After Twitter experienced a third outage in less than two weeks – this time due to the “failed enhancement of a new approach to timeline caching” we are left asking “is it a case of too much too quickly?”
No public service of this magnitude should be expected to be without issues but the recent multiple outages are starting to become a cause for concern amongst social media types. Twitter has a history of having infrastructure issues and the current problems are becoming reminiscent of the torrid time experienced last summer. It currently seems that every time Twitter implements a new feature something else breaks.
Last year, it took Twitter a long time to re-establish trust in the service after a summer of the Fail Whale. At the time many users were considering leaving and never returning – the feeling that the service could no longer be relied upon was that great with many feeling that they could no longer justify investing their time in something that would just let them down.
If Twitter wants to attract advertisers and become a viable platform for both promoted tweets and for selling spots in trending topics then they need to retain trust and prove that they are stable and that we are not heading back to another summer like last year. No-one wants to risk investing in an advertising platform that will not give a decent ROI due to service down time. A failure to get it right first time will almost certainly kill Twitter’s chances of being given a second bite at the cherry.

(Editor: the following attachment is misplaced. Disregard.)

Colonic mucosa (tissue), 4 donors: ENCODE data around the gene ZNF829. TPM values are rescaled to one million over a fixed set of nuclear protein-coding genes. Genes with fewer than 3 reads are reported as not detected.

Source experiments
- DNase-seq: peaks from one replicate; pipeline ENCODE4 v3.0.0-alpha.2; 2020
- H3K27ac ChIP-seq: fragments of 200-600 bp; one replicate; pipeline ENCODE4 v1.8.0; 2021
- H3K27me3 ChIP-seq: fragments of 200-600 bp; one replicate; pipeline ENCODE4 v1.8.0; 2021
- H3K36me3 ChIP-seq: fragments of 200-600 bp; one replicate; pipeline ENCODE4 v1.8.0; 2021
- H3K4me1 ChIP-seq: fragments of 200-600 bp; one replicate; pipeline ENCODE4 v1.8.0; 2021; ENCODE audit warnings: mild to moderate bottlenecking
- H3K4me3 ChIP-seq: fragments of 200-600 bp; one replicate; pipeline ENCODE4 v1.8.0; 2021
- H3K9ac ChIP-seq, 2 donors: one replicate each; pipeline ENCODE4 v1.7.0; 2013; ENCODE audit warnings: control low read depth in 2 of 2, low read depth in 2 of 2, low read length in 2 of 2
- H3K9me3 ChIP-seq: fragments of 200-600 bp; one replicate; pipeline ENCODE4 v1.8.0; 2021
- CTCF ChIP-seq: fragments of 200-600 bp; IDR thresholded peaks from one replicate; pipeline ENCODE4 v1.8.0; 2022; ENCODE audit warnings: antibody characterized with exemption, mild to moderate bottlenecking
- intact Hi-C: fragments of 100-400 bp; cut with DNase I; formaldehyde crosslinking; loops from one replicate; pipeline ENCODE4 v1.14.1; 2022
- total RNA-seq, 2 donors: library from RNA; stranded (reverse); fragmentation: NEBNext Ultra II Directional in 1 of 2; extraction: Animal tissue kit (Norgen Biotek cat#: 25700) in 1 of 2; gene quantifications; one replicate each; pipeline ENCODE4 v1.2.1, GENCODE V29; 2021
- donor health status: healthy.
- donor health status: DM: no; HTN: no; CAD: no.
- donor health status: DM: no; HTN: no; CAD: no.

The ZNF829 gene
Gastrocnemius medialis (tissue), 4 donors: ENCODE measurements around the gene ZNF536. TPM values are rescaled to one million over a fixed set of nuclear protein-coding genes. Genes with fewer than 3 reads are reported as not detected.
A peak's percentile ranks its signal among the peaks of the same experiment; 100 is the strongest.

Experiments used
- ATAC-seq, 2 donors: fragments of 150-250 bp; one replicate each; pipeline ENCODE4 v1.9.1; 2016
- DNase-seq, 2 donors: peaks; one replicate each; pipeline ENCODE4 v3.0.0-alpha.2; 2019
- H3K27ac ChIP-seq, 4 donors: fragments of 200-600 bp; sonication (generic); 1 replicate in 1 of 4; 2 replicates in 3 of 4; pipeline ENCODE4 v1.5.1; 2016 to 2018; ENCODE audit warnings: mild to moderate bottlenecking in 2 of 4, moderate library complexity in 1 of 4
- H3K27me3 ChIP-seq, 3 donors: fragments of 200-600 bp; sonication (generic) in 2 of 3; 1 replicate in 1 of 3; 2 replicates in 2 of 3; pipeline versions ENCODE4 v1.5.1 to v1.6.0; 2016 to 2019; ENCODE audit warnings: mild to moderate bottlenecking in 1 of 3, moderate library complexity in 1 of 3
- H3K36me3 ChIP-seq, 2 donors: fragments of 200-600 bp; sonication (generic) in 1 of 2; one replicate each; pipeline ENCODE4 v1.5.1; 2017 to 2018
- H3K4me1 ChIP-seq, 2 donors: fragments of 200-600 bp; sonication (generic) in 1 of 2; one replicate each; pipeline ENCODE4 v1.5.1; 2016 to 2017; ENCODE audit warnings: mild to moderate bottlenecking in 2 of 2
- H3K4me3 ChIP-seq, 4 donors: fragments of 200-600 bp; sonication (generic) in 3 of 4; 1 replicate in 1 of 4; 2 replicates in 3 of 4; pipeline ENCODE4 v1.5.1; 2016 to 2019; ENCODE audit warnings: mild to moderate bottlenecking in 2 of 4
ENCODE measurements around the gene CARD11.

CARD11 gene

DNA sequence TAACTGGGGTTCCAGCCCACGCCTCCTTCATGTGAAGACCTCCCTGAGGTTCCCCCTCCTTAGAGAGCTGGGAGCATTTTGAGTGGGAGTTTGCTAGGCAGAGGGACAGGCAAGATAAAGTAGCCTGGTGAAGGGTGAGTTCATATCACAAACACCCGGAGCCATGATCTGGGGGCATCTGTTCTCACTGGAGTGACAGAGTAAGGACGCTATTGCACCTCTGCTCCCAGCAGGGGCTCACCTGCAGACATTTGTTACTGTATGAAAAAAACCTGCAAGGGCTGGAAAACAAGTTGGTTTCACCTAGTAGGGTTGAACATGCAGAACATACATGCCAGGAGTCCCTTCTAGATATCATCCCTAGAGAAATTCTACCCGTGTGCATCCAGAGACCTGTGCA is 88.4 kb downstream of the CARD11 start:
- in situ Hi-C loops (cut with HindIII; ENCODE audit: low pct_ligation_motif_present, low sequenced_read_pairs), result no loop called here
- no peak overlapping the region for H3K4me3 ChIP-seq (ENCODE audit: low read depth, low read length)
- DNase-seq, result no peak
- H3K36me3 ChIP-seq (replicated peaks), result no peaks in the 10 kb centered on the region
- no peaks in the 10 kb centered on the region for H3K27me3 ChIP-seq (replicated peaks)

Twitter needs to be completely open and honest about the issues they have been experiencing. This is one area where they do, at least, have the edge over some other services. They are normally pretty quick with an admission that they screwed up – honesty goes a long way but they also need to show that they are learning from their mistakes.
They also need to publicly demonstrate the steps they are taking to increase both capacity and resilience, not just to meet current needs but to also future proof the service considering the current rate of growth and the potential for further impacts due to new functionality.
Finally, Twitter has to demonstrate effective, intelligent decision making; there has been a issue in the past with Twitter’s ability to handle the load from large events – well, they don’t come much bigger than the World Cup. Is it wise to roll out new features during such a time when you have already been exhibiting problems coping?
Too big to fail?
Twitter is being quite aggressive with updates and feature rollouts of late, perhaps a more softly, softly approach might be in order for a while. Implement one thing at a time and let it bed down for a while before thinking about the next thing.
As the other contenders and pretenders fell by the wayside (identi.ca, Plurk etc.) Twitter became the de facto standard for micro-blogging and short status updates. Celebrities reveal their inner most (ofttimes vacuous) thoughts, election campaigns have been staged and fought, and global corporates have been brought to task. Just like the banks Twitter has become too big to fail and, as a company, needs to do everything it can to prevent that from happening.